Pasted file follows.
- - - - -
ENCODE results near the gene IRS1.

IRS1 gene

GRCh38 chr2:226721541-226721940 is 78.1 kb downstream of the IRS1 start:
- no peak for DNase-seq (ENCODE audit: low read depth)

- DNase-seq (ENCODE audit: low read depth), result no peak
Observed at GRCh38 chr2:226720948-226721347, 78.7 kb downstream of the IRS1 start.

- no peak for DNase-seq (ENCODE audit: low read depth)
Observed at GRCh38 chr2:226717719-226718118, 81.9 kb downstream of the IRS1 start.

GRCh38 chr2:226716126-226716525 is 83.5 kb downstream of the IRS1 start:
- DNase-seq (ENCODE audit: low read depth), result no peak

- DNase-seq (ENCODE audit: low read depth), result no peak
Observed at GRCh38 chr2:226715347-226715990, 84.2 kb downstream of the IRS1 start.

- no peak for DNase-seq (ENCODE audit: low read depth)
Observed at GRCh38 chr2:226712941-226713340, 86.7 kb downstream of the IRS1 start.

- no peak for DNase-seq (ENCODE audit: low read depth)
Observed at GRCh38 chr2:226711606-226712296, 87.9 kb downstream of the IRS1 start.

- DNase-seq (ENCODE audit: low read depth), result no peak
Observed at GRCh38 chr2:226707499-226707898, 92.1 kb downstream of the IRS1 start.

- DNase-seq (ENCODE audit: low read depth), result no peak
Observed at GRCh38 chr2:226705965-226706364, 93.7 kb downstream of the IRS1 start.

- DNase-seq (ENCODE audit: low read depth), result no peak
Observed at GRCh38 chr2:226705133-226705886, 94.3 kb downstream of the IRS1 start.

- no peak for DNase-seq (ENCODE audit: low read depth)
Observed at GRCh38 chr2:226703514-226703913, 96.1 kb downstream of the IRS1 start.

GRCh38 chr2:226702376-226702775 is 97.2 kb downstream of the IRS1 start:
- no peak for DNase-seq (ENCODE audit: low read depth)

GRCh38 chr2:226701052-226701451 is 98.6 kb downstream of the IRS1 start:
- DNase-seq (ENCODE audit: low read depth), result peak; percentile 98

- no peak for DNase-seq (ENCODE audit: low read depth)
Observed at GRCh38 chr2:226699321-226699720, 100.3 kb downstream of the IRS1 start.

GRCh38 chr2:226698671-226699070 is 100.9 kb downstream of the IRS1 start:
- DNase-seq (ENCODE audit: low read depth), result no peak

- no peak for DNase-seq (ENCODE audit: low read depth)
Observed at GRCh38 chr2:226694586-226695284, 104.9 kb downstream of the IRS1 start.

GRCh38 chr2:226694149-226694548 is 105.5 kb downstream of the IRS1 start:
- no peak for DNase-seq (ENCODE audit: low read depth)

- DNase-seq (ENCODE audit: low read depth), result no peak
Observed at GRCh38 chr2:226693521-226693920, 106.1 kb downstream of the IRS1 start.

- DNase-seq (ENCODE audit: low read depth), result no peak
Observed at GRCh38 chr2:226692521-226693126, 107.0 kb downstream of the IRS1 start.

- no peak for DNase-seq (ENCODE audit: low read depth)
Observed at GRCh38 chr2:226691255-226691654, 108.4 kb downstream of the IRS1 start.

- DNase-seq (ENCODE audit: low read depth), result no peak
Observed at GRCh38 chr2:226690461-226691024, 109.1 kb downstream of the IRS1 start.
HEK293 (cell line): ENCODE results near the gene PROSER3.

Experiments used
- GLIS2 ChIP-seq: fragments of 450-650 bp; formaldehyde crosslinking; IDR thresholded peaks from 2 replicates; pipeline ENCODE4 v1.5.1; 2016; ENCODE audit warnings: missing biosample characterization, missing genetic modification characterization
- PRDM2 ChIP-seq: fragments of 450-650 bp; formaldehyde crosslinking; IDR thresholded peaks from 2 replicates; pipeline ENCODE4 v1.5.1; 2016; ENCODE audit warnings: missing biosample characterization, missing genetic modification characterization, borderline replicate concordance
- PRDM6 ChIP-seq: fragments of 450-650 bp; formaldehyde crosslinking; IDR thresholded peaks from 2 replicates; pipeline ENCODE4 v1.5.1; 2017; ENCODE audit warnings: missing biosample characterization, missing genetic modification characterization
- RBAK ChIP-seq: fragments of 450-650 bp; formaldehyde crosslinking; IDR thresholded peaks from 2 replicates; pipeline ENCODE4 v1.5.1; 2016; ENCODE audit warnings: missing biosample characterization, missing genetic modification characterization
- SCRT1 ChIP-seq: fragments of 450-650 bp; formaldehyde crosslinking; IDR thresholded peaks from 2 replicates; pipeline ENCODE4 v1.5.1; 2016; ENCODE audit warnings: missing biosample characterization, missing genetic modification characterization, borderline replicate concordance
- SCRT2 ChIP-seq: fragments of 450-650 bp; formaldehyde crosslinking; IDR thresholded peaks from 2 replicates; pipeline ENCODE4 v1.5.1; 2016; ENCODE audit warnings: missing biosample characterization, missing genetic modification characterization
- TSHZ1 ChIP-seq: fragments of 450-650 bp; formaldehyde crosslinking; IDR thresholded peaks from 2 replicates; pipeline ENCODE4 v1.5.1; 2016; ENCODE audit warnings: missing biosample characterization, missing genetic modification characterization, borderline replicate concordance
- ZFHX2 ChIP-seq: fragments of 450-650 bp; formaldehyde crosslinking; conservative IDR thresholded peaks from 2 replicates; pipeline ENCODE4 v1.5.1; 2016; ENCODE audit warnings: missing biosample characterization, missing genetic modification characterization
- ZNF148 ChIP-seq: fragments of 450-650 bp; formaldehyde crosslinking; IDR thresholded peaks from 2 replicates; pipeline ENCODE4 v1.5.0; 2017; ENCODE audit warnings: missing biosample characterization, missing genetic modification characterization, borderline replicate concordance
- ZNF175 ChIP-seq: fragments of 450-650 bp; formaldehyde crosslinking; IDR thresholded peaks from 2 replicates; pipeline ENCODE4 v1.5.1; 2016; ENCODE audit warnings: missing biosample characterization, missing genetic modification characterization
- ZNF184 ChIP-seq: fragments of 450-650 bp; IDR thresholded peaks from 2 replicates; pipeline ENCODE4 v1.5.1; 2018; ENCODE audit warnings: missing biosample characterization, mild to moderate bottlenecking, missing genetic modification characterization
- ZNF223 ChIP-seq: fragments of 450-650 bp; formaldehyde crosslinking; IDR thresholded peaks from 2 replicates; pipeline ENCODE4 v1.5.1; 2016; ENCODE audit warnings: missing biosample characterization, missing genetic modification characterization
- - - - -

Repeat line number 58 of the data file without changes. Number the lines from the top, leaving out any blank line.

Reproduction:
- ZNF223 ChIP-seq: fragments of 450-650 bp; formaldehyde crosslinking; IDR thresholded peaks from 2 replicates; pipeline ENCODE4 v1.5.1; 2016; ENCODE audit warnings: missing biosample characterization, missing genetic modification characterization